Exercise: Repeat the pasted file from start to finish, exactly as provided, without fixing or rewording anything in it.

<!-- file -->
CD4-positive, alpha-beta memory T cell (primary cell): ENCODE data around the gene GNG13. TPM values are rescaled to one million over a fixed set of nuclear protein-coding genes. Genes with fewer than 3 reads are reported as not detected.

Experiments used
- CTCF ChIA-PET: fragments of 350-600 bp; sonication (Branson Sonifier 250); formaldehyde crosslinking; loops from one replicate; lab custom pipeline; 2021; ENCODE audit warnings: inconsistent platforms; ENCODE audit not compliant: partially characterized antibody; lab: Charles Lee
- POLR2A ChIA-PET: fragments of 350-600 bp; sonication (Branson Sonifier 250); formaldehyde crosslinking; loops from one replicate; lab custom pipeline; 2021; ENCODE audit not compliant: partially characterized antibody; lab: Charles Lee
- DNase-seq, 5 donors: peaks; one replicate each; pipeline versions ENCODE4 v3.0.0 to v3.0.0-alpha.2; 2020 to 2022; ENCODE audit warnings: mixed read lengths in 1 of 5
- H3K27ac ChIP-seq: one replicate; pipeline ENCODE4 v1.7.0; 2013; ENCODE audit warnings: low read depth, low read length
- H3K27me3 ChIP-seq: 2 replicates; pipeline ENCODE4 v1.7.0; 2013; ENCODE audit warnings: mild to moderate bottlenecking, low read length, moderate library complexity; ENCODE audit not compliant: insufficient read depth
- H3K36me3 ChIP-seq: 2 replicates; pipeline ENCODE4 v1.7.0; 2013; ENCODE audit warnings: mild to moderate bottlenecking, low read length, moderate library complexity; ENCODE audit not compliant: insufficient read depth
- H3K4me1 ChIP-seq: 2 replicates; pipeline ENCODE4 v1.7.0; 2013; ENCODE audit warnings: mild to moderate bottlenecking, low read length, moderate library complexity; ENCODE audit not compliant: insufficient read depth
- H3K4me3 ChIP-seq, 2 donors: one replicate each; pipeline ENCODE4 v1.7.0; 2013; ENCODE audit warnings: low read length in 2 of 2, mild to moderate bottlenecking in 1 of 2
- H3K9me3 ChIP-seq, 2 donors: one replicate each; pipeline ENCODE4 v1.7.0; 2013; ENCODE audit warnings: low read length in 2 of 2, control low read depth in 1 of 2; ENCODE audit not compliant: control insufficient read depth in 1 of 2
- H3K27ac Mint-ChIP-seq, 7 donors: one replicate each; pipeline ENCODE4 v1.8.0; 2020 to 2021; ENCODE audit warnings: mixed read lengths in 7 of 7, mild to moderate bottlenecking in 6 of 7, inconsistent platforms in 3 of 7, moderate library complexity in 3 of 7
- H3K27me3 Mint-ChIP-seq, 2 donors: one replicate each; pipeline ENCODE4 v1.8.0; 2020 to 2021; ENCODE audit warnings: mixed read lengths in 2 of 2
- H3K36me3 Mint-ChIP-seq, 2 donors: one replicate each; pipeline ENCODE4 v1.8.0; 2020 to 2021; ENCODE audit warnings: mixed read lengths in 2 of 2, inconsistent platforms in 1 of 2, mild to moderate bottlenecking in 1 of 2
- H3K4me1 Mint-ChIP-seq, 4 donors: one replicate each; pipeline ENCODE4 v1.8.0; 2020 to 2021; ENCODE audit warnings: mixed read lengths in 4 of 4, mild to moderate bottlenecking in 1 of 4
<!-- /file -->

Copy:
CD4-positive, alpha-beta memory T cell (primary cell): ENCODE data around the gene GNG13. TPM values are rescaled to one million over a fixed set of nuclear protein-coding genes. Genes with fewer than 3 reads are reported as not detected.

Experiments used
- CTCF ChIA-PET: fragments of 350-600 bp; sonication (Branson Sonifier 250); formaldehyde crosslinking; loops from one replicate; lab custom pipeline; 2021; ENCODE audit warnings: inconsistent platforms; ENCODE audit not compliant: partially characterized antibody; lab: Charles Lee
- POLR2A ChIA-PET: fragments of 350-600 bp; sonication (Branson Sonifier 250); formaldehyde crosslinking; loops from one replicate; lab custom pipeline; 2021; ENCODE audit not compliant: partially characterized antibody; lab: Charles Lee
- DNase-seq, 5 donors: peaks; one replicate each; pipeline versions ENCODE4 v3.0.0 to v3.0.0-alpha.2; 2020 to 2022; ENCODE audit warnings: mixed read lengths in 1 of 5
- H3K27ac ChIP-seq: one replicate; pipeline ENCODE4 v1.7.0; 2013; ENCODE audit warnings: low read depth, low read length
- H3K27me3 ChIP-seq: 2 replicates; pipeline ENCODE4 v1.7.0; 2013; ENCODE audit warnings: mild to moderate bottlenecking, low read length, moderate library complexity; ENCODE audit not compliant: insufficient read depth
- H3K36me3 ChIP-seq: 2 replicates; pipeline ENCODE4 v1.7.0; 2013; ENCODE audit warnings: mild to moderate bottlenecking, low read length, moderate library complexity; ENCODE audit not compliant: insufficient read depth
- H3K4me1 ChIP-seq: 2 replicates; pipeline ENCODE4 v1.7.0; 2013; ENCODE audit warnings: mild to moderate bottlenecking, low read length, moderate library complexity; ENCODE audit not compliant: insufficient read depth
- H3K4me3 ChIP-seq, 2 donors: one replicate each; pipeline ENCODE4 v1.7.0; 2013; ENCODE audit warnings: low read length in 2 of 2, mild to moderate bottlenecking in 1 of 2
- H3K9me3 ChIP-seq, 2 donors: one replicate each; pipeline ENCODE4 v1.7.0; 2013; ENCODE audit warnings: low read length in 2 of 2, control low read depth in 1 of 2; ENCODE audit not compliant: control insufficient read depth in 1 of 2
- H3K27ac Mint-ChIP-seq, 7 donors: one replicate each; pipeline ENCODE4 v1.8.0; 2020 to 2021; ENCODE audit warnings: mixed read lengths in 7 of 7, mild to moderate bottlenecking in 6 of 7, inconsistent platforms in 3 of 7, moderate library complexity in 3 of 7
- H3K27me3 Mint-ChIP-seq, 2 donors: one replicate each; pipeline ENCODE4 v1.8.0; 2020 to 2021; ENCODE audit warnings: mixed read lengths in 2 of 2
- H3K36me3 Mint-ChIP-seq, 2 donors: one replicate each; pipeline ENCODE4 v1.8.0; 2020 to 2021; ENCODE audit warnings: mixed read lengths in 2 of 2, inconsistent platforms in 1 of 2, mild to moderate bottlenecking in 1 of 2
- H3K4me1 Mint-ChIP-seq, 4 donors: one replicate each; pipeline ENCODE4 v1.8.0; 2020 to 2021; ENCODE audit warnings: mixed read lengths in 4 of 4, mild to moderate bottlenecking in 1 of 4